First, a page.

Guernsey County Historic Museum
Guernsey County Historic Museum
Dining Room
Martha Sayres’  grave was found far away from the original grave, which is lost.
Parlor
   Guernsey Country wasn’t named after the cow. Rather, the cow was named after the place where it was first bred, the Island of Guernsey. This Channel island has a long and convoluted history. During the Napoleonic Wars, the British used it as a staging area for its troops, forcing the island’s population to give them provisions. Here, too, the Royal Navy had a habit of impressing men into service. Having had enough of this and being opposed to the war besides, in May 1806 Thomas Sachet along with his brother, Peter, and a brother-in-law, Daniel Ferbrache, gathered their family members up and boarded a fishing smack bound for the island of Jersey (the source of the name for yet another type of cow). The pernicious Royal Navy stopped the smack during her voyage and boarded to impress anyone worth taking. Two passengers bound for America but not part of Sachet’s party, the Simmons, were pressed. Upon landing on Jersey, Thomas went to the island’s governor and secured their release.
   From Jersey the budding pioneers sailed to America on a ship commanded by a Captain McCrandal. During the crossing a French cruiser began pursuing them. Ready for something like this, a canvas was lowered to cover up the ship’s name with “The Eliza of Boston.” The French fell for the ruse and the ship made it safely to Norfolk, Virginia. From here the Sachet party headed to Baltimore. Upon departing from that city on June 16, there was a total solar eclipse, which had no bearing on anything but might well have been seen as an omen. The party made a long and difficult journey to Cincinnati and from there to the newly established town of Cambridge, Ohio, where the Guernsey County Historic Museum is located.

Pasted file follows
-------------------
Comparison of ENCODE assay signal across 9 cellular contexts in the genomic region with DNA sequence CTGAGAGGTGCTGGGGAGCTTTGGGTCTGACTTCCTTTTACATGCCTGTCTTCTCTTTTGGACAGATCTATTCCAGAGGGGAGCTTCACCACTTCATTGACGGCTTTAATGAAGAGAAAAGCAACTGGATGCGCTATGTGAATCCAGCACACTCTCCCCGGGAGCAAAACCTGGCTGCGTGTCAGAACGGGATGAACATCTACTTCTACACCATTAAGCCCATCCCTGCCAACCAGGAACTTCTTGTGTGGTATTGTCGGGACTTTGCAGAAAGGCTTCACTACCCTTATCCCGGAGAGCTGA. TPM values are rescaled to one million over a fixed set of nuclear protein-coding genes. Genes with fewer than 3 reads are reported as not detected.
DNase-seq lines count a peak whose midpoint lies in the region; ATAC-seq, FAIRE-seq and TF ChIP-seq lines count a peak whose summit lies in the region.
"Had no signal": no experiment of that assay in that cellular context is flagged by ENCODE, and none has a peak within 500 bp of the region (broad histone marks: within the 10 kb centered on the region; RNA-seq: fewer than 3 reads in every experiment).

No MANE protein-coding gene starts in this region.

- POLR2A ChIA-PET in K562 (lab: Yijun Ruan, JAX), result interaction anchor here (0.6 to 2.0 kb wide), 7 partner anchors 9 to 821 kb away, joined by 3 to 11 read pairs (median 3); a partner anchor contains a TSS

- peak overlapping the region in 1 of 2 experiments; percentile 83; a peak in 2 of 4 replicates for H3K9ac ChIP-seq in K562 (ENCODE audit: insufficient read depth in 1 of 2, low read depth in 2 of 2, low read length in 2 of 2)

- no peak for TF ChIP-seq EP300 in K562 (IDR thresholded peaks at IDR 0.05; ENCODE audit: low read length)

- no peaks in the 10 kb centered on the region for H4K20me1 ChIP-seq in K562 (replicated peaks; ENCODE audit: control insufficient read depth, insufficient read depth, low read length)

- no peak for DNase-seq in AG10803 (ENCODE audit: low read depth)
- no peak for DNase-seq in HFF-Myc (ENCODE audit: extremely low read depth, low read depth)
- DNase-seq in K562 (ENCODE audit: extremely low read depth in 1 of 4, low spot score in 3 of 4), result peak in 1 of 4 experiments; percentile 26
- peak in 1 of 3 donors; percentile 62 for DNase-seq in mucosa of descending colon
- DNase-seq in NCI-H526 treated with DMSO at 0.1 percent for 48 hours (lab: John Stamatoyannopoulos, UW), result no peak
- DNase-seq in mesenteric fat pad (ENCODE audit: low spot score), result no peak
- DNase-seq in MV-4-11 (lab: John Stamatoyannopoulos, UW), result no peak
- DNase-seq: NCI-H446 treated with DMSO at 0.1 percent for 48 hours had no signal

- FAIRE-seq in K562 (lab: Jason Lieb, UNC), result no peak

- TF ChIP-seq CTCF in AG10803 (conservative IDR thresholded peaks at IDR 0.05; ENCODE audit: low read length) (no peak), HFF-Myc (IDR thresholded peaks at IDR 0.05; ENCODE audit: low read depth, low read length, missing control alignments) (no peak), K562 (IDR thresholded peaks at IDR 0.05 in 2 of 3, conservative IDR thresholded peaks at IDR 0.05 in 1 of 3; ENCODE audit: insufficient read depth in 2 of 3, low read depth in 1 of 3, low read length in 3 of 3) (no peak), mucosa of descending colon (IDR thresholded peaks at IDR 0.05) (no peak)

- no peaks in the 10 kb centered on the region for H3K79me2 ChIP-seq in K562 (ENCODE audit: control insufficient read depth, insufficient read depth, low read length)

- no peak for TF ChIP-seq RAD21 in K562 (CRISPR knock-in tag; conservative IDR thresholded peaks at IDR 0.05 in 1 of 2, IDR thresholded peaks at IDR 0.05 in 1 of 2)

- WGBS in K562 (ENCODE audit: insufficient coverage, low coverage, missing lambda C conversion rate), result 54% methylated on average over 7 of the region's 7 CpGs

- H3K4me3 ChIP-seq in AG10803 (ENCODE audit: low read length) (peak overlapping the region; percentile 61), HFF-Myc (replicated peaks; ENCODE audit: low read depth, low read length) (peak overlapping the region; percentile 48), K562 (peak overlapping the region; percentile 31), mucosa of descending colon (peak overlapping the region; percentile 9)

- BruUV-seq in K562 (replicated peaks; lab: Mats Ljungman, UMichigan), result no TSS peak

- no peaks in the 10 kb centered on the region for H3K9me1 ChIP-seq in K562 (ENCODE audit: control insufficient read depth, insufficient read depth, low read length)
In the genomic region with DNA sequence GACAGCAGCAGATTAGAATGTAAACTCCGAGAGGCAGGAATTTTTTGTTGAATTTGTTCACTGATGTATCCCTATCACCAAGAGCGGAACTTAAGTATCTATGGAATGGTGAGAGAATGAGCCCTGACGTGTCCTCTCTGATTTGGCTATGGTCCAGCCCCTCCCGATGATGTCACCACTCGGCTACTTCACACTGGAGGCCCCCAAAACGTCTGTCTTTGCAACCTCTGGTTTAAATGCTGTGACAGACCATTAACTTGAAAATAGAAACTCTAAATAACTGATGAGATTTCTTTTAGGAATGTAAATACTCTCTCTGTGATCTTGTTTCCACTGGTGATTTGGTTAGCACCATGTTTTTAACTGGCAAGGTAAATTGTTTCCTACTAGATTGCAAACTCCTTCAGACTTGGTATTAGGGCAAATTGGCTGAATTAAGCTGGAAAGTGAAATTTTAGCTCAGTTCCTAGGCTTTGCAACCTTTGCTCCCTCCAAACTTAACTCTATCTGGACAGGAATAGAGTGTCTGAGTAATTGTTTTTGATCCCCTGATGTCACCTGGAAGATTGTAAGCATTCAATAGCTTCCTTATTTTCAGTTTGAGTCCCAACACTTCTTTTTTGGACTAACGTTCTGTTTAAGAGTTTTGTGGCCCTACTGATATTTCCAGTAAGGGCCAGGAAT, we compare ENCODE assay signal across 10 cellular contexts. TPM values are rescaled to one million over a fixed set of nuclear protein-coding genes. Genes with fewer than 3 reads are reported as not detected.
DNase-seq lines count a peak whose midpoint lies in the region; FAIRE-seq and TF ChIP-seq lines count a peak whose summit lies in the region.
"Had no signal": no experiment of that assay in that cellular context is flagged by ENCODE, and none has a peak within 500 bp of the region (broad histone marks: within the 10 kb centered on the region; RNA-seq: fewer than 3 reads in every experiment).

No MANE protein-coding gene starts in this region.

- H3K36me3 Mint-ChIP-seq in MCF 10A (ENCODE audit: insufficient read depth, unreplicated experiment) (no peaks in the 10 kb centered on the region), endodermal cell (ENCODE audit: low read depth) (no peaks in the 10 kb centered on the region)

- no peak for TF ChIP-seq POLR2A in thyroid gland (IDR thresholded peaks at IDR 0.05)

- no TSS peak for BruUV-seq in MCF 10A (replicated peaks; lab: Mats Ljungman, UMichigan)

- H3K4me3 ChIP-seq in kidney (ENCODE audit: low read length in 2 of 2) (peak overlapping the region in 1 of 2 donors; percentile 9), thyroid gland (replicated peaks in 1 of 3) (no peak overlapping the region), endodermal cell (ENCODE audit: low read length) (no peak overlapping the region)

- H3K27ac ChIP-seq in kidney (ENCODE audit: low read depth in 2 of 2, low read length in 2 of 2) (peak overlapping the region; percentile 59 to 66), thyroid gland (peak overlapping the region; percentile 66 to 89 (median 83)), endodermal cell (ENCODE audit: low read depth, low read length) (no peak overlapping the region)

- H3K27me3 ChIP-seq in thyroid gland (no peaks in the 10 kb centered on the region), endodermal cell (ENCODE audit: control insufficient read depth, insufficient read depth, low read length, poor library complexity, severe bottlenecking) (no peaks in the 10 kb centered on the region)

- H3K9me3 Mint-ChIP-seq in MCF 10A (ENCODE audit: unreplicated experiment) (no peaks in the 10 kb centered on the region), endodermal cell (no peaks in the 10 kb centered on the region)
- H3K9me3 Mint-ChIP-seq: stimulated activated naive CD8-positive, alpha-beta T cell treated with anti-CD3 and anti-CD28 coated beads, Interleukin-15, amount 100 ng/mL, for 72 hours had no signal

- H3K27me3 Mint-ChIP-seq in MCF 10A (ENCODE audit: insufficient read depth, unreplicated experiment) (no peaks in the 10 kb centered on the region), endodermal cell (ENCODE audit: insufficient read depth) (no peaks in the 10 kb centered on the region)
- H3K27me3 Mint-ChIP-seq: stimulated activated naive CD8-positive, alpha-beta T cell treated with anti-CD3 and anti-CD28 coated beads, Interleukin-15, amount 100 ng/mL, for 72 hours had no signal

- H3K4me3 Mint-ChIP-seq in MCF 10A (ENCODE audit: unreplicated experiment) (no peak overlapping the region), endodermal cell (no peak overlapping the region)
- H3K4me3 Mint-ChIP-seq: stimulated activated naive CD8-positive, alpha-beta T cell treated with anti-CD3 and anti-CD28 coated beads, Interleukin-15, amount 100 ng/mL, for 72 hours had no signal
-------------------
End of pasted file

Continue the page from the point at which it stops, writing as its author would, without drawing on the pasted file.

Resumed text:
It is in a house that was built by William McCraken Clark in 1827 and later moved by the McFarland family to its present location at which point it was turned ninety degrees from its previous orientation. The house has no closets because when it and its addition were built, property taxes were assessed by the number of rooms you had, and closets counted as rooms. So instead the family used wardrobes, a poor substitute that lack the capacity of a big closet.
  The museum’s oldest artifact is a baby cradle bought from the Island of Guernsey. Other items of interest are the chair President William McKinley sat in during his time in the State House of Representatives of Ohio, photos signed by Presidents George H.W. Bush and Ronald Reagan, a nurse’s uniform used during World War II from nearby Fletcher Hospital, a room filled with historic women’s dresses including a manikin with a partially caved in head and one with a broken neck, a hammer used in the making of the National Road, and an original Mitchell Map, the one used by the British and Americans to set the border between the United States and Canada during the peace negotiations in Paris after the Americans won the Revolution.